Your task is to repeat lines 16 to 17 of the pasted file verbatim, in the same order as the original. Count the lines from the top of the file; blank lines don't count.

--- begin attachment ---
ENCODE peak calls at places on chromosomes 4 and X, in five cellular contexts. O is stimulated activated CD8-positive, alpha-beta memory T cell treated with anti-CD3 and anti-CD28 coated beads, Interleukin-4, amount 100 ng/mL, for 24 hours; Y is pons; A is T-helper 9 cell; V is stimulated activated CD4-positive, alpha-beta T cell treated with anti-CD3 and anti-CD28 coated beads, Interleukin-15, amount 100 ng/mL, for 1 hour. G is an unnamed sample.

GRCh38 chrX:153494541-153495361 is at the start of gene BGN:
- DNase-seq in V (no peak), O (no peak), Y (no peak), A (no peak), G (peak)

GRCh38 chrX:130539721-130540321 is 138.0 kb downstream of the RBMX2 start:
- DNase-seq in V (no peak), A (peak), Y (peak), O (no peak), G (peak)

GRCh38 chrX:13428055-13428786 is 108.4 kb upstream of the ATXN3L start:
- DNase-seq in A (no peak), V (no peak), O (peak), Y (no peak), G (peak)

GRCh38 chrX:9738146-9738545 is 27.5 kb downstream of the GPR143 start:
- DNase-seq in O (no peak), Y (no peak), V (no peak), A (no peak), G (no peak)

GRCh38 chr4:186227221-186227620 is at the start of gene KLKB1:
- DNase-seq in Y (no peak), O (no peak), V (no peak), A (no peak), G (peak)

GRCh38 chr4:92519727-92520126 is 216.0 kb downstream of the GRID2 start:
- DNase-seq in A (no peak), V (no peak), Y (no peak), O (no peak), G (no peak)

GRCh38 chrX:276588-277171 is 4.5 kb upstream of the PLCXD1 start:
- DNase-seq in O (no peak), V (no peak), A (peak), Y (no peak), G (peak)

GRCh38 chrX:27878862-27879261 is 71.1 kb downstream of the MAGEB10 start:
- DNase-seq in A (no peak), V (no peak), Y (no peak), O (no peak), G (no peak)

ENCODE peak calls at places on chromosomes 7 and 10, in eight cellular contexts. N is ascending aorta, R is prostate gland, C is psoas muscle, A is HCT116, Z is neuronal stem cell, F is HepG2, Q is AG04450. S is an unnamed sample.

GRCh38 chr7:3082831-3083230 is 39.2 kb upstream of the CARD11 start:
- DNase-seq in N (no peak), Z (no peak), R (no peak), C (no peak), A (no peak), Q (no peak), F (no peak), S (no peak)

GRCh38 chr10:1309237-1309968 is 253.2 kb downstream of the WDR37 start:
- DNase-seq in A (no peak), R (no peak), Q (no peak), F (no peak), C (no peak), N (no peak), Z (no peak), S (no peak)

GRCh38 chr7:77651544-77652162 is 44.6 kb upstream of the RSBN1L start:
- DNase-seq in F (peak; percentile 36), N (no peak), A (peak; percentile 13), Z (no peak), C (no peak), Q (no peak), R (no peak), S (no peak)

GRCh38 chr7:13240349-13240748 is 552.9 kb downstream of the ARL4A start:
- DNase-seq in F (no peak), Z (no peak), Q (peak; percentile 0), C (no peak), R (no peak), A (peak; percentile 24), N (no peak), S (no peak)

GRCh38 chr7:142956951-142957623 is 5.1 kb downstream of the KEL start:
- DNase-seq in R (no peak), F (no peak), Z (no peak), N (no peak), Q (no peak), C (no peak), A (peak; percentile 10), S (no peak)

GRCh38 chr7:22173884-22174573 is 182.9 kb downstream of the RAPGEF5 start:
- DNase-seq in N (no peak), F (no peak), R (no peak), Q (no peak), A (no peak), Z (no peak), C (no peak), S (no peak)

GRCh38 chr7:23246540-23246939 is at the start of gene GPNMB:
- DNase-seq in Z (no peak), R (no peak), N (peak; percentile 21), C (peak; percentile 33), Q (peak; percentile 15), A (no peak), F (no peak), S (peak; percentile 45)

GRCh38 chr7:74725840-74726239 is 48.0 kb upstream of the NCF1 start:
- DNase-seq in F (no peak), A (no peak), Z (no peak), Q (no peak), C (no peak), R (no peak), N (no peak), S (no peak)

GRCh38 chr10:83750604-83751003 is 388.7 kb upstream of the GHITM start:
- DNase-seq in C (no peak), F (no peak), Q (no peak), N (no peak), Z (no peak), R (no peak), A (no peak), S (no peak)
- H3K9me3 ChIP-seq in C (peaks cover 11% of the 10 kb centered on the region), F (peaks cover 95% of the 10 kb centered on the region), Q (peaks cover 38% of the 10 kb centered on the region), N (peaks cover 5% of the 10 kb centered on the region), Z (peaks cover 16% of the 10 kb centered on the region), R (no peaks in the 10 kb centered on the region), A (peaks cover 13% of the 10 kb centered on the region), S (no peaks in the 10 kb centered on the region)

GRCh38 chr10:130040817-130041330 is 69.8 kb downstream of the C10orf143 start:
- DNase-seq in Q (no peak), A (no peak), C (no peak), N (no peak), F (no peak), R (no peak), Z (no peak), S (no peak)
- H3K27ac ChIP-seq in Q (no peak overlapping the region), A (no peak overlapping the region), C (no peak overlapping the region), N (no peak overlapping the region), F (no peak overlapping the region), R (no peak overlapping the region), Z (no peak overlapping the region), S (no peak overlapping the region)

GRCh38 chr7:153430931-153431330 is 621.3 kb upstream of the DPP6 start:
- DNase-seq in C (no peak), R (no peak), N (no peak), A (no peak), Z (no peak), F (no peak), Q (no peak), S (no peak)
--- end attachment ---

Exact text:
GRCh38 chrX:27878862-27879261 is 71.1 kb downstream of the MAGEB10 start:
- DNase-seq in A (no peak), V (no peak), Y (no peak), O (no peak), G (no peak)